Director: Jonathan Liebesman
Cast: Johnny Knoxville, Alan Ritchson, Noel Fisher, Jeremy Howard, Tony Shalboub, Tohuru Masamune, Will Arnett with William Fichter and Megan Fox
Plot: April O’Neil (Fox) is a determined reporter chasing after the nefarious Foot gang, when she stumbles across four unusual vigilantes.
Teenage Mutant Ninja Turtles is always going to struggle to be a coherent movie because the source material is just so damn ridiculous. It takes the typical superhero origin story, where a hero, or in this case heroes, are infected with a mutagen and transformed into extraordinary, crime-fighting beings. However, in this case, our heroes are animals, four turtles and a rat, used as a lab experiment gone wrong. Descending to the sewers, they learn ninjitsu for their own protection and when they hit their adolescent years, take to above ground to secretly fight crime, namely the dreaded Foot clan, led by the malevolent Shredder. Despite knowing deep down that any live action would be poor, we want it to be good. This show and these characters are ingrained into our childhood, fast-talking turtles, who were refreshingly new to their vigilante lifestyle. There is no confident X-Men battles here, the turtles guessing how to be a hero as the story unfolds. However, as we are treated to the latest live action version of the TMNTs, we question whether the original show was as good as we remember. Maybe this franchise is constantly trapped in a bitter battle to stay relevant.
Here, the movie struggles with the fact that its four lead turtles are almost supporting stars. Megan Fox is our eyes and ears in the narrative, a plucky young reporter who dreams of more, but in chasing up a story about ninja turtles, finds herself the ridicule of the office. Fox is better in the role that you might imagine, charismatic enough to guide the younger viewers through the material, even if her character does suffer being helpless for most of the movie’s running time. It’s a smart move, helping the audience slip into this wacky story comfortably, rather than being thrown head-first into a world where a rat can be a wise sensei and pizza is a valid form of currency. However, the down side is that we are always on the back foot when handling the real heroes of the story. A part of this is the fact they are animated characters. If it wasn’t for a handy color-coding system, they would be all but interchangeable. There is an attempt at characterisation, but the fast pacing of the story doesn’t allow anything to breathe. Raphael is the middle brother, seemingly the strongest, but also the most prone to anger. He doesn’t quite fit with the team network, abrasive with his brothers, but the handiest when you are in a fight. Donatello is the nerdy one, complete with every stereotype you would expect. Michaelangelo has always been the fan favourite, simply because he is the silly one, stealing all the best lines to the point where he is almost unbearable for anyone over the age of 10. Worst of all is Leonardo, who should be our lead star. It is almost as though the writers pinned him with the title of ‘Head Turtle’ and called it a day. He has no arc to work through in the story, so, if you will pardon the pun, ends up becoming an empty shell in the movie. He drifts through the story without personality or characterisation, merely slashing at things with his katana. CGI robs the characters of portraying too much subtle emotion, so everything they do has to be larger than life to register. It is a shame, because the four main reasons we came to see this movie end up being noisy animated half-characters.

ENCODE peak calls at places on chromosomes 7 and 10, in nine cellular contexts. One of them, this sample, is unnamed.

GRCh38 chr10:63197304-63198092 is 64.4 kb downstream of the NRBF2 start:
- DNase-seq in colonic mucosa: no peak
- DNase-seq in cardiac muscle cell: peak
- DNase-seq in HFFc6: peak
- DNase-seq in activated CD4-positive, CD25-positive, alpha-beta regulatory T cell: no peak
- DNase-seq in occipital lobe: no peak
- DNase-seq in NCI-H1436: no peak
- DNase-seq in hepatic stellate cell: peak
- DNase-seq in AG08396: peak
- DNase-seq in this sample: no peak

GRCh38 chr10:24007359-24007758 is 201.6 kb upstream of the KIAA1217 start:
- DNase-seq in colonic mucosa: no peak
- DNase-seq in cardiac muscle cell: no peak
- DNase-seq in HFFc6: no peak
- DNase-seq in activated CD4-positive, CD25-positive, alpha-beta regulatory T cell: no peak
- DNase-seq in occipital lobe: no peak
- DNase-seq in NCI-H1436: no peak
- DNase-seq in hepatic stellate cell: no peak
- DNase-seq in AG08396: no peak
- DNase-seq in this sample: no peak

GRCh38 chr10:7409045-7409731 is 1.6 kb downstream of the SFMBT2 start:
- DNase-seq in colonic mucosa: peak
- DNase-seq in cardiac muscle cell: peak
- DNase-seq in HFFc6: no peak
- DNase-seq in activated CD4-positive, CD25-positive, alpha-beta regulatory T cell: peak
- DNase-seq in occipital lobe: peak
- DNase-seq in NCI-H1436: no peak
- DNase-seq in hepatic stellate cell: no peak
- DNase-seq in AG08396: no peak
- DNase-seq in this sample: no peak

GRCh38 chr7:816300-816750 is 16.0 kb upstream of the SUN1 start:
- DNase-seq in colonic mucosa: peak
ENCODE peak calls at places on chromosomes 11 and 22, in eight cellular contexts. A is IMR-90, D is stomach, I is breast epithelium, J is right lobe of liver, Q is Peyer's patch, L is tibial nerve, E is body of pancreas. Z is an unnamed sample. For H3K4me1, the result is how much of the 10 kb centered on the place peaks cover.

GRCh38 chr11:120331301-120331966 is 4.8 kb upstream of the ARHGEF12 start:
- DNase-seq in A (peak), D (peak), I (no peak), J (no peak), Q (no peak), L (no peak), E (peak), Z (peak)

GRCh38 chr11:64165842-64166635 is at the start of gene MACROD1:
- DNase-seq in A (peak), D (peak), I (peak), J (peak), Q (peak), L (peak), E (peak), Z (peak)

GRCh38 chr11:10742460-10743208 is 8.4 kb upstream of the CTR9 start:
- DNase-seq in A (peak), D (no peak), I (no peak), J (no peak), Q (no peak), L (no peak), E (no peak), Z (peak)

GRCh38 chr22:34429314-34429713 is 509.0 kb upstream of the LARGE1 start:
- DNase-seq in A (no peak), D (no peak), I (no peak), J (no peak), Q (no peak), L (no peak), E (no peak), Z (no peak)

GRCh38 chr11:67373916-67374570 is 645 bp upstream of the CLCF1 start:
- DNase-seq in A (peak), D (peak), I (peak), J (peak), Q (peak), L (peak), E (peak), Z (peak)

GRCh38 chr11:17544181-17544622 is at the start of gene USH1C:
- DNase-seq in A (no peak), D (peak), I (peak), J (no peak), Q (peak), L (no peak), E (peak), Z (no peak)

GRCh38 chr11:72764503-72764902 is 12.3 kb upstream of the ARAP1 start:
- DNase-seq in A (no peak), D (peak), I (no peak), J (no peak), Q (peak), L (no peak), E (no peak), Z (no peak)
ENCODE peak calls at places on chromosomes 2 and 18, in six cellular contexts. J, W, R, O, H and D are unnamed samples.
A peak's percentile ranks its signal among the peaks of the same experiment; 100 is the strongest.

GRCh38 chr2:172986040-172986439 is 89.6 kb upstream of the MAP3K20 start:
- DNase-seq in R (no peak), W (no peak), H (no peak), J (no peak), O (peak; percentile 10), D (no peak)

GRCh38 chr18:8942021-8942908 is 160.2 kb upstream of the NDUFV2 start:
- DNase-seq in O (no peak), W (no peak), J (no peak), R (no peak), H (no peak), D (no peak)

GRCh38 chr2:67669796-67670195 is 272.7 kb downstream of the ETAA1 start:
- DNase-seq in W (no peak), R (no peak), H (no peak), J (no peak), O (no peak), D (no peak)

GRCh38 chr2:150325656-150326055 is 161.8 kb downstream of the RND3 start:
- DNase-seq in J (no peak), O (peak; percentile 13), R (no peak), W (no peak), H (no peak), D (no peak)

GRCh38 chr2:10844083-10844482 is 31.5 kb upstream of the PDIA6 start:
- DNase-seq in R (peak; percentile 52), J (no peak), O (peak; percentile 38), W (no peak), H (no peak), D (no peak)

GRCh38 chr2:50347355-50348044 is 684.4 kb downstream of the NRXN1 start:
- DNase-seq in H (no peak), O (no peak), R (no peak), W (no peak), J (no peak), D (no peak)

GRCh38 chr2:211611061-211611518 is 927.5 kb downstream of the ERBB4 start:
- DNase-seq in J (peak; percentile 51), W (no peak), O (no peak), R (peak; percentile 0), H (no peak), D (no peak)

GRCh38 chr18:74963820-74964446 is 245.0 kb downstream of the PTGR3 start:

It’s not all bad though. A large part of this is the fact that TMNT is a remarkably hard story to get right, so we end up being more forgiving than most. The other factor we need to bear in mind is that this movie is clearly aimed for children. There is a severe lack of sub-plots, the entire movie dedicated to either gags or progressing the main action. With Michael Bay in the producer seat, we get some great CGI set-pieces to entertain the kids. Sure, the reliance on animated characters means that the long-awaited duel between Splinter and Shredder doesn’t quite leave as big as impression as you want it to, but for the children in the audience, it is bound to thrill. A chase down a snowy mountainside is everything the movie aims to be, fun and loud. There is also a surprisingly touching beat where Splinter and April O’Neil meet, realising their connection to each other’s pasts. There is some merit to this adaptation of a childhood show, but you just have to look past the clear issues that need ironing out.
Final Verdict: Adults seem unhappy with the end result, but it is aimed for the kids. Shame the lead heroes need more work.